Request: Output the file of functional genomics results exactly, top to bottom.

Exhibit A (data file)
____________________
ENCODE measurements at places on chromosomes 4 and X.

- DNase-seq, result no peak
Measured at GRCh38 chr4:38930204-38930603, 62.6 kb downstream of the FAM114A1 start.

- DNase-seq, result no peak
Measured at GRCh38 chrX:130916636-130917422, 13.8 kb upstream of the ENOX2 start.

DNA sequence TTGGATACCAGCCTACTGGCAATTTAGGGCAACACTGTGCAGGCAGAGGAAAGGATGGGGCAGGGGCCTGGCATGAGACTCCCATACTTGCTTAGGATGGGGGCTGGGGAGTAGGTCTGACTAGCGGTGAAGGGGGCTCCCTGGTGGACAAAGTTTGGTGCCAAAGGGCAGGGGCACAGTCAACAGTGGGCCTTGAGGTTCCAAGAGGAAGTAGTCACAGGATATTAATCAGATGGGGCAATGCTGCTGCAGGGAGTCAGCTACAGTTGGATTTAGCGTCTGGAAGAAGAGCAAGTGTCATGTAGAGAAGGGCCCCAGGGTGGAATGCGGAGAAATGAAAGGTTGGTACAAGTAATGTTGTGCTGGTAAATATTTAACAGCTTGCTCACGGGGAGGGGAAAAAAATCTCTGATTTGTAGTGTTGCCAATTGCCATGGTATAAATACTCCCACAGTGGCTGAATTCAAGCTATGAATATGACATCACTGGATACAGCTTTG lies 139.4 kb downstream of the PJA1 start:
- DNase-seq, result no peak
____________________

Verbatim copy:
ENCODE measurements at places on chromosomes 4 and X.

- DNase-seq, result no peak
Measured at GRCh38 chr4:38930204-38930603, 62.6 kb downstream of the FAM114A1 start.

- DNase-seq, result no peak
Measured at GRCh38 chrX:130916636-130917422, 13.8 kb upstream of the ENOX2 start.

DNA sequence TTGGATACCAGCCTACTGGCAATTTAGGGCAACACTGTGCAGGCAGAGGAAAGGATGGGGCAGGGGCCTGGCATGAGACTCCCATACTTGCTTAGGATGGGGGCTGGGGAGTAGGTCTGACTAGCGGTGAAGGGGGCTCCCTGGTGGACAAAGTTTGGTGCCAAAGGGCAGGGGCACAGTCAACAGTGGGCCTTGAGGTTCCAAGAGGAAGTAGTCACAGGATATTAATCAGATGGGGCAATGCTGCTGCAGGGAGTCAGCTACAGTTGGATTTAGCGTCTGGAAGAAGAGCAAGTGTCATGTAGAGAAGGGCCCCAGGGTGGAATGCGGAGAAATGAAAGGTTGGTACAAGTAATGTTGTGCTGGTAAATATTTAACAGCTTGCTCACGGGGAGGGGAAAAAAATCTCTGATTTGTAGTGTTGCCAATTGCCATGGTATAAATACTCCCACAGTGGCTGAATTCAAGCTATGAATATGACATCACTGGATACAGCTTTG lies 139.4 kb downstream of the PJA1 start:
- DNase-seq, result no peak